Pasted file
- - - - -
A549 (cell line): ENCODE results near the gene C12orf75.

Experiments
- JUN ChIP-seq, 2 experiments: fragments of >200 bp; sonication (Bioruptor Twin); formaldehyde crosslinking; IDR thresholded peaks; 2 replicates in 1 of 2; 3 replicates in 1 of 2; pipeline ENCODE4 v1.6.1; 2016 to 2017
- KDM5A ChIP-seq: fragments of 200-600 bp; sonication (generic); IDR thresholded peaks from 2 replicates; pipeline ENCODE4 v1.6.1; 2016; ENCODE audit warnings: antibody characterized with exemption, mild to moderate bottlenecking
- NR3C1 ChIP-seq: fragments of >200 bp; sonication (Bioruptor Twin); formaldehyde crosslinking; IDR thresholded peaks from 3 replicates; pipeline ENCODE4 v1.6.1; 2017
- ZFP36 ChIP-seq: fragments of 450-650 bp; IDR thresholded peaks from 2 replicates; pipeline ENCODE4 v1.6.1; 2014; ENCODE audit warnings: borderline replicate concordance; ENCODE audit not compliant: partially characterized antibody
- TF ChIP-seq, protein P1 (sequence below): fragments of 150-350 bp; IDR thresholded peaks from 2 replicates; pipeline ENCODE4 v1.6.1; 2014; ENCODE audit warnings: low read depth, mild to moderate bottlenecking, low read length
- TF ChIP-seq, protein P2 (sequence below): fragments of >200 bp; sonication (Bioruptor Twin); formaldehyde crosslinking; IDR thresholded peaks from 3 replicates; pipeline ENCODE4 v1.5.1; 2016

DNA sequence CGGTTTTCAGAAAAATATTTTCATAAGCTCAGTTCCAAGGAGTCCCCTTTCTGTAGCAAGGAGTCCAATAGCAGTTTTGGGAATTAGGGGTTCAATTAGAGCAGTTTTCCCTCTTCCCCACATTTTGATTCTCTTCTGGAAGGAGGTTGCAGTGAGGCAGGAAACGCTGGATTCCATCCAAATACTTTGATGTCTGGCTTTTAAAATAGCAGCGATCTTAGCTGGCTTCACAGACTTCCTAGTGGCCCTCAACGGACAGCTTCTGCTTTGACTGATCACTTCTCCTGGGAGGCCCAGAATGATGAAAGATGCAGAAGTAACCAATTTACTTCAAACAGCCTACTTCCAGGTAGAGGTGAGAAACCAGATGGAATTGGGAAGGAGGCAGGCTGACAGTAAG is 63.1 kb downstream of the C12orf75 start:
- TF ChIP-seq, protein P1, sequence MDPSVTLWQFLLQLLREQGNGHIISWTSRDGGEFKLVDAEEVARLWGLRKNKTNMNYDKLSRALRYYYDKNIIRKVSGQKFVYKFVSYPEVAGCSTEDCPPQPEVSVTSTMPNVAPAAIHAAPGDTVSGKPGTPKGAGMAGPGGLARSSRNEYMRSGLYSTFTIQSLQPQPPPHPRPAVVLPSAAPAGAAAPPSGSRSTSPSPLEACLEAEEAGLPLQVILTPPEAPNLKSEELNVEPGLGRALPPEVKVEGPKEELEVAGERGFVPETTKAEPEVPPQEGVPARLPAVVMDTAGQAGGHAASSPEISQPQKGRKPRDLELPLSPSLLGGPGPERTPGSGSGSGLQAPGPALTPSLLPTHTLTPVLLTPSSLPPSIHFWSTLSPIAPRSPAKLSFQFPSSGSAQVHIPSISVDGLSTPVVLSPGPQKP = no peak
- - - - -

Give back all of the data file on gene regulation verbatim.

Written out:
A549 (cell line): ENCODE results near the gene C12orf75.

Experiments
- JUN ChIP-seq, 2 experiments: fragments of >200 bp; sonication (Bioruptor Twin); formaldehyde crosslinking; IDR thresholded peaks; 2 replicates in 1 of 2; 3 replicates in 1 of 2; pipeline ENCODE4 v1.6.1; 2016 to 2017
- KDM5A ChIP-seq: fragments of 200-600 bp; sonication (generic); IDR thresholded peaks from 2 replicates; pipeline ENCODE4 v1.6.1; 2016; ENCODE audit warnings: antibody characterized with exemption, mild to moderate bottlenecking
- NR3C1 ChIP-seq: fragments of >200 bp; sonication (Bioruptor Twin); formaldehyde crosslinking; IDR thresholded peaks from 3 replicates; pipeline ENCODE4 v1.6.1; 2017
- ZFP36 ChIP-seq: fragments of 450-650 bp; IDR thresholded peaks from 2 replicates; pipeline ENCODE4 v1.6.1; 2014; ENCODE audit warnings: borderline replicate concordance; ENCODE audit not compliant: partially characterized antibody
- TF ChIP-seq, protein P1 (sequence below): fragments of 150-350 bp; IDR thresholded peaks from 2 replicates; pipeline ENCODE4 v1.6.1; 2014; ENCODE audit warnings: low read depth, mild to moderate bottlenecking, low read length
- TF ChIP-seq, protein P2 (sequence below): fragments of >200 bp; sonication (Bioruptor Twin); formaldehyde crosslinking; IDR thresholded peaks from 3 replicates; pipeline ENCODE4 v1.5.1; 2016

DNA sequence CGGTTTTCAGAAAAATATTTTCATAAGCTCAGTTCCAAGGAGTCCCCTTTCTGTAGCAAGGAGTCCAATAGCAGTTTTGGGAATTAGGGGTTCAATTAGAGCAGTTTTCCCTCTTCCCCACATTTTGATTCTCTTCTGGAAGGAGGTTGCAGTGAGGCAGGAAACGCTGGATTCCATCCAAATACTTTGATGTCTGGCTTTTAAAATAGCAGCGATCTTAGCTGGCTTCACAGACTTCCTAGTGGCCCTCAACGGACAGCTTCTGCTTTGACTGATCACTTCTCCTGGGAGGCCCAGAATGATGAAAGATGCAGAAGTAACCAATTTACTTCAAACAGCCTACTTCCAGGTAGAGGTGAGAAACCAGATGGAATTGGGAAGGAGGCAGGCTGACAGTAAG is 63.1 kb downstream of the C12orf75 start:
- TF ChIP-seq, protein P1, sequence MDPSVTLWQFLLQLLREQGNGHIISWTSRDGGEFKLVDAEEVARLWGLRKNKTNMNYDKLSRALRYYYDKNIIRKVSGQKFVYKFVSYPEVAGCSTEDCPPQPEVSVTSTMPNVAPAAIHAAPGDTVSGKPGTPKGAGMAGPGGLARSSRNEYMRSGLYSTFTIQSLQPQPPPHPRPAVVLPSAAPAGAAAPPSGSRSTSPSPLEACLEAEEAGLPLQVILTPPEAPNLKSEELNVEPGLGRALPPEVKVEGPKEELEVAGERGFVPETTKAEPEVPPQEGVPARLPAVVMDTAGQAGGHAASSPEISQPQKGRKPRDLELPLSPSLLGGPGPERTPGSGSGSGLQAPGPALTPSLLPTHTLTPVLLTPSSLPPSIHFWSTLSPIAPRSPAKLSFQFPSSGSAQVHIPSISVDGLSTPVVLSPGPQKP = no peak